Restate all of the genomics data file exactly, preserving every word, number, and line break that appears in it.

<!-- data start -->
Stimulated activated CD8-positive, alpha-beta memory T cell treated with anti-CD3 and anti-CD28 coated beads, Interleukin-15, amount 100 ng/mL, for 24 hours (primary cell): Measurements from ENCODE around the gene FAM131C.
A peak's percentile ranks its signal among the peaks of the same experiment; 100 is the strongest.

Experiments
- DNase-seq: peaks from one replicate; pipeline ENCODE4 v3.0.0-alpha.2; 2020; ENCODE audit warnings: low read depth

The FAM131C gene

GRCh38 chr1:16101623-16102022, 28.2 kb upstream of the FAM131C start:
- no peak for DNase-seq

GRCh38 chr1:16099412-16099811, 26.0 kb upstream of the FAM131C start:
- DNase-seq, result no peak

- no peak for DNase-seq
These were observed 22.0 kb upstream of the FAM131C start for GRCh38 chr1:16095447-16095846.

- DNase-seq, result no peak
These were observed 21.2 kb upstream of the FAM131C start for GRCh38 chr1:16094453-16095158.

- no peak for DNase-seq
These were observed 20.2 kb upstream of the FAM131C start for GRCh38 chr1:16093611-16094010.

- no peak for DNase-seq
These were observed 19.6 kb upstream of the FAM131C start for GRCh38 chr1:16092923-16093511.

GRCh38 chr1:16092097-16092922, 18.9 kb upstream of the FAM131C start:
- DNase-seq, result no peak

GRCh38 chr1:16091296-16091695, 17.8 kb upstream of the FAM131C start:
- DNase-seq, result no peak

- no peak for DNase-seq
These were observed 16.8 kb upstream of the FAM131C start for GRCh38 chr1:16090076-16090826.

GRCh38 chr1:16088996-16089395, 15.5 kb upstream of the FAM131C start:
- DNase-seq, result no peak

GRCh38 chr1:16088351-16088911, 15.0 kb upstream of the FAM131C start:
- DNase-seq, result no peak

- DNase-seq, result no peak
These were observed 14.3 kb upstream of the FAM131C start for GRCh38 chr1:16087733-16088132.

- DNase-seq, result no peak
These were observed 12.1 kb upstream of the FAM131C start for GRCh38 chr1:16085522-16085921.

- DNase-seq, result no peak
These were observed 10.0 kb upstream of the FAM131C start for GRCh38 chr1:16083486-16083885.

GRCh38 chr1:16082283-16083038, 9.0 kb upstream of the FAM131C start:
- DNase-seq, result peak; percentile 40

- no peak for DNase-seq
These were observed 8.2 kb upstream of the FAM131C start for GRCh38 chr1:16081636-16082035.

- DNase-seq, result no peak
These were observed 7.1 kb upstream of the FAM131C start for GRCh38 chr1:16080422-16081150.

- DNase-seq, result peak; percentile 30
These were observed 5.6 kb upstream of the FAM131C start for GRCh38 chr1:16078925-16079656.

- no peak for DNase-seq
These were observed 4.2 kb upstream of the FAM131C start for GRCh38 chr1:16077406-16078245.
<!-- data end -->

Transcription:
Stimulated activated CD8-positive, alpha-beta memory T cell treated with anti-CD3 and anti-CD28 coated beads, Interleukin-15, amount 100 ng/mL, for 24 hours (primary cell): Measurements from ENCODE around the gene FAM131C.
A peak's percentile ranks its signal among the peaks of the same experiment; 100 is the strongest.

Experiments
- DNase-seq: peaks from one replicate; pipeline ENCODE4 v3.0.0-alpha.2; 2020; ENCODE audit warnings: low read depth

The FAM131C gene

GRCh38 chr1:16101623-16102022, 28.2 kb upstream of the FAM131C start:
- no peak for DNase-seq

GRCh38 chr1:16099412-16099811, 26.0 kb upstream of the FAM131C start:
- DNase-seq, result no peak

- no peak for DNase-seq
These were observed 22.0 kb upstream of the FAM131C start for GRCh38 chr1:16095447-16095846.

- DNase-seq, result no peak
These were observed 21.2 kb upstream of the FAM131C start for GRCh38 chr1:16094453-16095158.

- no peak for DNase-seq
These were observed 20.2 kb upstream of the FAM131C start for GRCh38 chr1:16093611-16094010.

- no peak for DNase-seq
These were observed 19.6 kb upstream of the FAM131C start for GRCh38 chr1:16092923-16093511.

GRCh38 chr1:16092097-16092922, 18.9 kb upstream of the FAM131C start:
- DNase-seq, result no peak

GRCh38 chr1:16091296-16091695, 17.8 kb upstream of the FAM131C start:
- DNase-seq, result no peak

- no peak for DNase-seq
These were observed 16.8 kb upstream of the FAM131C start for GRCh38 chr1:16090076-16090826.

GRCh38 chr1:16088996-16089395, 15.5 kb upstream of the FAM131C start:
- DNase-seq, result no peak

GRCh38 chr1:16088351-16088911, 15.0 kb upstream of the FAM131C start:
- DNase-seq, result no peak

- DNase-seq, result no peak
These were observed 14.3 kb upstream of the FAM131C start for GRCh38 chr1:16087733-16088132.

- DNase-seq, result no peak
These were observed 12.1 kb upstream of the FAM131C start for GRCh38 chr1:16085522-16085921.

- DNase-seq, result no peak
These were observed 10.0 kb upstream of the FAM131C start for GRCh38 chr1:16083486-16083885.

GRCh38 chr1:16082283-16083038, 9.0 kb upstream of the FAM131C start:
- DNase-seq, result peak; percentile 40

- no peak for DNase-seq
These were observed 8.2 kb upstream of the FAM131C start for GRCh38 chr1:16081636-16082035.

- DNase-seq, result no peak
These were observed 7.1 kb upstream of the FAM131C start for GRCh38 chr1:16080422-16081150.

- DNase-seq, result peak; percentile 30
These were observed 5.6 kb upstream of the FAM131C start for GRCh38 chr1:16078925-16079656.

- no peak for DNase-seq
These were observed 4.2 kb upstream of the FAM131C start for GRCh38 chr1:16077406-16078245.